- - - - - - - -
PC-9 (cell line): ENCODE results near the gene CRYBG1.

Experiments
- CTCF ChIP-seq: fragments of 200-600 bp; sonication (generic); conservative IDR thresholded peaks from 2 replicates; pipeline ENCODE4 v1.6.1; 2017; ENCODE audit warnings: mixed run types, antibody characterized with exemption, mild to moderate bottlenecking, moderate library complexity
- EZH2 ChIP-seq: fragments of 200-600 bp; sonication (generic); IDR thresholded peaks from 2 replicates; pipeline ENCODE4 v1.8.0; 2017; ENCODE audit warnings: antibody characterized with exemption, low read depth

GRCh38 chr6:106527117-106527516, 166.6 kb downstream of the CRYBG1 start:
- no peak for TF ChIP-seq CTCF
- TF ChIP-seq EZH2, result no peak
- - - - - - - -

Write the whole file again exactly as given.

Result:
PC-9 (cell line): ENCODE results near the gene CRYBG1.

Experiments
- CTCF ChIP-seq: fragments of 200-600 bp; sonication (generic); conservative IDR thresholded peaks from 2 replicates; pipeline ENCODE4 v1.6.1; 2017; ENCODE audit warnings: mixed run types, antibody characterized with exemption, mild to moderate bottlenecking, moderate library complexity
- EZH2 ChIP-seq: fragments of 200-600 bp; sonication (generic); IDR thresholded peaks from 2 replicates; pipeline ENCODE4 v1.8.0; 2017; ENCODE audit warnings: antibody characterized with exemption, low read depth

GRCh38 chr6:106527117-106527516, 166.6 kb downstream of the CRYBG1 start:
- no peak for TF ChIP-seq CTCF
- TF ChIP-seq EZH2, result no peak